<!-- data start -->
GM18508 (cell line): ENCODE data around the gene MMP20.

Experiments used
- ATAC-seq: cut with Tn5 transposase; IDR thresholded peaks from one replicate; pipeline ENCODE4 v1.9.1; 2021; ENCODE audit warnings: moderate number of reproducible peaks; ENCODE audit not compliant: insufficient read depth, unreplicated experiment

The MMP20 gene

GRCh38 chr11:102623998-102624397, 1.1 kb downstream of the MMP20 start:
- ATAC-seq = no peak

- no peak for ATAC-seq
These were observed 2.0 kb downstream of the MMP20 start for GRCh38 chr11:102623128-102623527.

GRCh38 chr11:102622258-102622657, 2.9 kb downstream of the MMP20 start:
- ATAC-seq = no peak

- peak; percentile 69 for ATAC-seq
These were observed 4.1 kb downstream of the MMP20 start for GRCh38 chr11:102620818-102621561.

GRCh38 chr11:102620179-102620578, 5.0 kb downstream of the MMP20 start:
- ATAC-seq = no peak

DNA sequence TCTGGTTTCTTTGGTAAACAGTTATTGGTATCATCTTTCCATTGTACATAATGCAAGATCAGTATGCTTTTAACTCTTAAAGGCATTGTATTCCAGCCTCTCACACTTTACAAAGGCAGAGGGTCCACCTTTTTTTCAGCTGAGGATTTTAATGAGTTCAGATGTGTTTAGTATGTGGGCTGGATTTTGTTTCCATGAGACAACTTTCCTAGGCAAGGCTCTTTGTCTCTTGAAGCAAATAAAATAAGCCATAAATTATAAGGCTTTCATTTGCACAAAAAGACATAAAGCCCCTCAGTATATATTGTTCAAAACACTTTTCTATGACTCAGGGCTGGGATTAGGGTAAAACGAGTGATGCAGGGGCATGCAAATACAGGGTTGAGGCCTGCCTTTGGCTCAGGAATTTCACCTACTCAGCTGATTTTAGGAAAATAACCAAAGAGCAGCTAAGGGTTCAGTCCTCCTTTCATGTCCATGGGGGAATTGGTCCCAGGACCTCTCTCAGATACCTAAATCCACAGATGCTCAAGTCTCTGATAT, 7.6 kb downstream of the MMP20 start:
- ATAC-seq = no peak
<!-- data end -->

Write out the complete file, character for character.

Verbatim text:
GM18508 (cell line): ENCODE data around the gene MMP20.

Experiments used
- ATAC-seq: cut with Tn5 transposase; IDR thresholded peaks from one replicate; pipeline ENCODE4 v1.9.1; 2021; ENCODE audit warnings: moderate number of reproducible peaks; ENCODE audit not compliant: insufficient read depth, unreplicated experiment

The MMP20 gene

GRCh38 chr11:102623998-102624397, 1.1 kb downstream of the MMP20 start:
- ATAC-seq = no peak

- no peak for ATAC-seq
These were observed 2.0 kb downstream of the MMP20 start for GRCh38 chr11:102623128-102623527.

GRCh38 chr11:102622258-102622657, 2.9 kb downstream of the MMP20 start:
- ATAC-seq = no peak

- peak; percentile 69 for ATAC-seq
These were observed 4.1 kb downstream of the MMP20 start for GRCh38 chr11:102620818-102621561.

GRCh38 chr11:102620179-102620578, 5.0 kb downstream of the MMP20 start:
- ATAC-seq = no peak

DNA sequence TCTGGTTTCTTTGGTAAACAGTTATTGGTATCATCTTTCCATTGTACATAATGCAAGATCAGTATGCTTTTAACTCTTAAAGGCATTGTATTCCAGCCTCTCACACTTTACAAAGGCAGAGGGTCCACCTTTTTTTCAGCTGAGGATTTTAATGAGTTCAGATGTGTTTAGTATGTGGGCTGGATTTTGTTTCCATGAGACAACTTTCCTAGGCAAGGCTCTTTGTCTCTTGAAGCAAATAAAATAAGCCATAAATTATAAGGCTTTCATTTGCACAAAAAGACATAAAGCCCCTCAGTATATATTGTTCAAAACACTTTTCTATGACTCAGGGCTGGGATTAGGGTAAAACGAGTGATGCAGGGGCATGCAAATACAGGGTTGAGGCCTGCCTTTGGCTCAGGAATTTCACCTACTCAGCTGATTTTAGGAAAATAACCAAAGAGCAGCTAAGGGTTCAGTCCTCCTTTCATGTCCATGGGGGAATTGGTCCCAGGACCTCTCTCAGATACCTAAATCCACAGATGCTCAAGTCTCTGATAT, 7.6 kb downstream of the MMP20 start:
- ATAC-seq = no peak